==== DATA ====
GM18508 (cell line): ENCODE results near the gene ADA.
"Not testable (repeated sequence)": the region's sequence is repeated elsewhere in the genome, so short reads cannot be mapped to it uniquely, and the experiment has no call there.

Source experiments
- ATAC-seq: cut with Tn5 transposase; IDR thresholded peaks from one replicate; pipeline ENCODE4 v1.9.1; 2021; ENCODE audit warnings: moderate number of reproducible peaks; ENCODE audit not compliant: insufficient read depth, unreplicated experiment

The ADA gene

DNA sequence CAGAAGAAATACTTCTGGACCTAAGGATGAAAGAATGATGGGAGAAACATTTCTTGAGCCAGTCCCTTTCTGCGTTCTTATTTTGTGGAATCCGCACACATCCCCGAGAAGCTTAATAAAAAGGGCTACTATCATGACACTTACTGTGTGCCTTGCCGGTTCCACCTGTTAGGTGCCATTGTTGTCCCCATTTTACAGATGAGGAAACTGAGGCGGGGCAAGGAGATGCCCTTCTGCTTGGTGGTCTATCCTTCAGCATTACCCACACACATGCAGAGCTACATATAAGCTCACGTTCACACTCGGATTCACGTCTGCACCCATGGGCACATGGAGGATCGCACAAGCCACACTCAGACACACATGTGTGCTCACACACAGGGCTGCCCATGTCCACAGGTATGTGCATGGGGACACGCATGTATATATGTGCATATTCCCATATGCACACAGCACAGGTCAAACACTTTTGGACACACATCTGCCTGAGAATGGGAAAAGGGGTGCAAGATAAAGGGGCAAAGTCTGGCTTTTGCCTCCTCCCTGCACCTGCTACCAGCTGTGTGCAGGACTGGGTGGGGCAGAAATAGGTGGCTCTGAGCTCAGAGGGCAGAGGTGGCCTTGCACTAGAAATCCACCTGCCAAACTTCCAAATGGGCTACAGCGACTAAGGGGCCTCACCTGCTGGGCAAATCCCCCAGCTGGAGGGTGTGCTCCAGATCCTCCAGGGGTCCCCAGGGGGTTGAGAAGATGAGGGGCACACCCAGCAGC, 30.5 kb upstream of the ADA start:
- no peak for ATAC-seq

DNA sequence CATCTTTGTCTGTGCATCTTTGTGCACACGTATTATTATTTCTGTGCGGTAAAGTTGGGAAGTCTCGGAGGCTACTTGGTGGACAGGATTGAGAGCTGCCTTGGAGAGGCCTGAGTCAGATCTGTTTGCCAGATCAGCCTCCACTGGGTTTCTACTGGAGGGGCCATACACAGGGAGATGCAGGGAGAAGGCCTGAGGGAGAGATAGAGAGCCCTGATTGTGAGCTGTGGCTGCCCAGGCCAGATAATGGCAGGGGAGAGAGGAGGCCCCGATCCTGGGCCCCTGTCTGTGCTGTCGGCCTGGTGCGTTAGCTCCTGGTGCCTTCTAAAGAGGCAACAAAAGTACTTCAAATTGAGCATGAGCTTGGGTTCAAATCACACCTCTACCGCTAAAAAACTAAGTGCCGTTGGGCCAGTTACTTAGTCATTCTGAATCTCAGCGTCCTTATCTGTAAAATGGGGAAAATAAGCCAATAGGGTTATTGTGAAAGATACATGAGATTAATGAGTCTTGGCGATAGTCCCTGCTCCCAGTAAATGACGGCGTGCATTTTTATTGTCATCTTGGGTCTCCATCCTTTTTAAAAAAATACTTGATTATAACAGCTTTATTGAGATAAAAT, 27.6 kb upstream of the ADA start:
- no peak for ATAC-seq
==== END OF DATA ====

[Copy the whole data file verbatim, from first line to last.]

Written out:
GM18508 (cell line): ENCODE results near the gene ADA.
"Not testable (repeated sequence)": the region's sequence is repeated elsewhere in the genome, so short reads cannot be mapped to it uniquely, and the experiment has no call there.

Source experiments
- ATAC-seq: cut with Tn5 transposase; IDR thresholded peaks from one replicate; pipeline ENCODE4 v1.9.1; 2021; ENCODE audit warnings: moderate number of reproducible peaks; ENCODE audit not compliant: insufficient read depth, unreplicated experiment

The ADA gene

DNA sequence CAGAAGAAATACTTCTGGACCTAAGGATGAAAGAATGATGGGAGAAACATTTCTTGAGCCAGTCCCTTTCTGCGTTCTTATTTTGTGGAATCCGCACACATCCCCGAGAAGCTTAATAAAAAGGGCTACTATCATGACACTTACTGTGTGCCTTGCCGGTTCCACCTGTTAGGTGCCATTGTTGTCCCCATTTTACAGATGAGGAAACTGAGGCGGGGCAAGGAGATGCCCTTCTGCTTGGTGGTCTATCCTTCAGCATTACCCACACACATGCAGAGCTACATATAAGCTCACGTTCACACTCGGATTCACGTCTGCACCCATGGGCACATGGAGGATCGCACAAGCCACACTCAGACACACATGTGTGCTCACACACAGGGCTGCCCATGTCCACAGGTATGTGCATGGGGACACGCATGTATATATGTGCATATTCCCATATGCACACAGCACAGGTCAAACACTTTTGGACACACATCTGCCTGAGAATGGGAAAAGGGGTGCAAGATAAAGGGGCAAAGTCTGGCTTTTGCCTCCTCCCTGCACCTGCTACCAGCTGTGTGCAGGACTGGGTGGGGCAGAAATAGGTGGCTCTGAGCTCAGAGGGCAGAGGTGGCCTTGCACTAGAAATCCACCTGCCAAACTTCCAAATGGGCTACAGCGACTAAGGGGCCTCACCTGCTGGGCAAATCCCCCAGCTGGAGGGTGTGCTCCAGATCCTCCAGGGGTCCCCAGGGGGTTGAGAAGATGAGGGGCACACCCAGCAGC, 30.5 kb upstream of the ADA start:
- no peak for ATAC-seq

DNA sequence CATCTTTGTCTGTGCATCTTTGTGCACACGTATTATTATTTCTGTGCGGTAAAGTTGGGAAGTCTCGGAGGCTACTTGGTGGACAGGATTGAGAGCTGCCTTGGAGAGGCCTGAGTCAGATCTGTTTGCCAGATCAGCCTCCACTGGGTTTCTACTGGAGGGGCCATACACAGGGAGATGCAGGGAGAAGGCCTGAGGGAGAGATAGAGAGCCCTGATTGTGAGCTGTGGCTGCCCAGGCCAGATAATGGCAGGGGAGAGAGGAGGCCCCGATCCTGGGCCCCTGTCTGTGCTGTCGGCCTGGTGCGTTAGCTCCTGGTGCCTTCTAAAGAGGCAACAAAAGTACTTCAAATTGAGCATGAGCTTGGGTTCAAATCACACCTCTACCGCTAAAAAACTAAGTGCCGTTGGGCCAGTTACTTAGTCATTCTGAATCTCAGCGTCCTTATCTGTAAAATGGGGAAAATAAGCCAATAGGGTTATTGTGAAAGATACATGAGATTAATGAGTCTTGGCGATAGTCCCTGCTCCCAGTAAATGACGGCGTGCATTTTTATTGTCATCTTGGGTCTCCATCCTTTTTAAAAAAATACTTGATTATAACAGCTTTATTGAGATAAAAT, 27.6 kb upstream of the ADA start:
- no peak for ATAC-seq